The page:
An artistic view of the frozen surface of Barnard’s Star b. (Credit: M. Kornmesser/ESO)
E. T. would actually be out there, scientists have said in a shocking new development. He can only live on a planet 30 trillion kilometers from Earth, though.
A new article published by astrophysicists at the Villanova University suggests that the planet orbits Barnard’s Star known as Barnard b, could have the potential for the existence of extraterrestrial life, if there is water present on the planet. That is due to the possibility of geothermal heating, which could result in a ocean for the primitive life.
“Geothermal heating can support “life zones” under the surface, similar to underground lakes found in Antarctica,” said Edward Guinan in a statement.
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The temperature in Barnard B is similar to that of Jupiter’s moon Europa, about 238 degrees below zero, but given the likely presence of the oceans in the Jupiter-moon-satellite, astrophysicists are holding out hope that the newly-discovered planet may also harbor oceans.
“We have noticed that the temperature on the surface on Jupiter’s icy moon Europa is similar to Barnard b, but because of tidal heating, Europa probably has liquid oceans under the icy surface,” Data added in the statement.
For comparison, a rubber freezes below -98 °F / -72 °C, and the human blood freezes between -2°C and -3°C.
Guinan, who worked on the paper next to Scott Engle, presented the findings at the American Astronomy Society (AAS) in Seattle on Thursday.
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Although Barnard b was only discovered a few months ago, Barnard ‘ s Star is on the radar of the astrophysicists for some time, Guinan added. “In 2003, was one of the founders of star a member of the Villanova ‘Living with a Red Dwarf” program, which was sponsored by the National Science Foundation/National Aeronautical and Space Administration (NASA).”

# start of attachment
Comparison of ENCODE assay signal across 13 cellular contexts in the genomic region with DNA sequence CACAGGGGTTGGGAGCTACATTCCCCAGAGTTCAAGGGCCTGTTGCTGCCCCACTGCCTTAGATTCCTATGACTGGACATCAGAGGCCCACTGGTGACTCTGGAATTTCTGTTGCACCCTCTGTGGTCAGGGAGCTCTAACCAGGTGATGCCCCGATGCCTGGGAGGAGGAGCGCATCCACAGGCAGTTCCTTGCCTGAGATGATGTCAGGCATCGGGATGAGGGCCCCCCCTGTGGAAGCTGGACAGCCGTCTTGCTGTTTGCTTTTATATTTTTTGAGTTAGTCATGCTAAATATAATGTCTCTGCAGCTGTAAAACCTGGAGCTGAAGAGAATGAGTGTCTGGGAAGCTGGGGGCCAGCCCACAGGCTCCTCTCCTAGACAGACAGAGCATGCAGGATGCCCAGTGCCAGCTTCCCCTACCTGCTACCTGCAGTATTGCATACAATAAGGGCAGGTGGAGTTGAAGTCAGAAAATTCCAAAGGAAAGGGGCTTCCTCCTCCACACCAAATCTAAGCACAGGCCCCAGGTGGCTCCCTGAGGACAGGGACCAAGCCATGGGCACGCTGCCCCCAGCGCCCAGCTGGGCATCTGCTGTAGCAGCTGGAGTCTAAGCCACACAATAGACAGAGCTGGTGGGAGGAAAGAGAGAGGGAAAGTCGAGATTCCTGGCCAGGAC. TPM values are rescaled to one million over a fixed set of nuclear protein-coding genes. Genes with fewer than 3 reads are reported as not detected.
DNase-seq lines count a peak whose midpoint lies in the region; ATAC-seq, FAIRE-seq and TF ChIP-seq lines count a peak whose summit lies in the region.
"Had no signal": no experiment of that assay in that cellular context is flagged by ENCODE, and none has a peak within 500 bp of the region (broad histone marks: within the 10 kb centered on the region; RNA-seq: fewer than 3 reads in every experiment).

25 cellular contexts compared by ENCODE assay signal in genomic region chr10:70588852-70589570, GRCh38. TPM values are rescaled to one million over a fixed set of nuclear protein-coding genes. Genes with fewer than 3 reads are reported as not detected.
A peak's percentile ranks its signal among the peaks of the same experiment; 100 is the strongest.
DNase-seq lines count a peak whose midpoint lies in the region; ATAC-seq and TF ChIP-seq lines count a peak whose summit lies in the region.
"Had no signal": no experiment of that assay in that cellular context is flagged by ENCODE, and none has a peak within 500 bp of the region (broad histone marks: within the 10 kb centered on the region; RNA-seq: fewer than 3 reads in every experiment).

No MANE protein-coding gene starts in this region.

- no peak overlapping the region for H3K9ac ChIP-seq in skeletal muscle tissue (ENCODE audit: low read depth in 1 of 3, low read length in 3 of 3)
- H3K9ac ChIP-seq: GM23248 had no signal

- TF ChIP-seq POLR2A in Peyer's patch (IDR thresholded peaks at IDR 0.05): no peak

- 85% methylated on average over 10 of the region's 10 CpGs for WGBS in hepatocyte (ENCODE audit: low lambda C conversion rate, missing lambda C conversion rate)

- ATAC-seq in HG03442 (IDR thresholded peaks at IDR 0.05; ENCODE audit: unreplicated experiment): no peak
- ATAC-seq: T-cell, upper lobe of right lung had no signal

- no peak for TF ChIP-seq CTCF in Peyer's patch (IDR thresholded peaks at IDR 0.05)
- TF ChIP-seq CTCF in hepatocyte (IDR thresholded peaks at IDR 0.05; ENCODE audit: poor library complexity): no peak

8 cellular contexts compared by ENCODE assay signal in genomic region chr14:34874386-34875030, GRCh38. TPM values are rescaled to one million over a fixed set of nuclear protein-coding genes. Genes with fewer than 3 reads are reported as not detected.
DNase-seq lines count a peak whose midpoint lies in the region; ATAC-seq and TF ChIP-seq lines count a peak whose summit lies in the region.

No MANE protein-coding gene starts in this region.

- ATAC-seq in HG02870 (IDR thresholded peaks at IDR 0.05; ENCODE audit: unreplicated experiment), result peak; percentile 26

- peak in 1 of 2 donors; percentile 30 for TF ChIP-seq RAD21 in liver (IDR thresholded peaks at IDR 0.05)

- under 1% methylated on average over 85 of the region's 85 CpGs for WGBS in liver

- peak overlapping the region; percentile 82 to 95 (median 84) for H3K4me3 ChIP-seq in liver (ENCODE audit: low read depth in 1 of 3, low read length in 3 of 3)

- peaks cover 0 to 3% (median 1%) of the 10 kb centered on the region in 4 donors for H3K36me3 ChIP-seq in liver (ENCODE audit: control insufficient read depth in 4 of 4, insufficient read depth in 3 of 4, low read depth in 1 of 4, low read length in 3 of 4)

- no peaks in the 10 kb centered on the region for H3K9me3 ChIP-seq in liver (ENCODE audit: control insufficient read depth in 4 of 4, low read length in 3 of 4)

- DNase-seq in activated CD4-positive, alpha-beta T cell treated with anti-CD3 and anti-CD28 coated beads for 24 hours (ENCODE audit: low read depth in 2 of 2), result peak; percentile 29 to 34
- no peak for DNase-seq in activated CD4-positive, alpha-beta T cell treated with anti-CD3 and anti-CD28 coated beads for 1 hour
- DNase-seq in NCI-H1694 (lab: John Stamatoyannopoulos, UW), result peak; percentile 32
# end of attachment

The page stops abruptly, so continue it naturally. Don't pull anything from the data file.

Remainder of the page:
Barnard’s Star is the second closest red dwarf star of our solar system (after Proxima Centauri), 30 trillion kilometers from Earth. The team of researchers discovered that the planet in November combined 20 years worth of data from seven individual instruments to their conclusion
Some have speculated that Barnard b, it is unlikely to be a host to life, given the distance from the star and that may not be in the possession of an atmosphere, but Guinan and Engle are not giving up hope.
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“The most important aspect of the discovery of Barnard’s star b is that the two nearest star systems to the Sun are now known to host planets. This supports the earlier studies based on the Kepler Mission data, derive that the planets may be very common in the milky way, even the numbering in the tens of billions,” Engle noted. “Also, Barnard’s Star is about twice as old as the Sun – about 9 billion years old compared to 4.6 billion years for the Sun. The universe is the produce of the Earth-size planets are much longer than we have, or even the Sun itself, have come into existence.”
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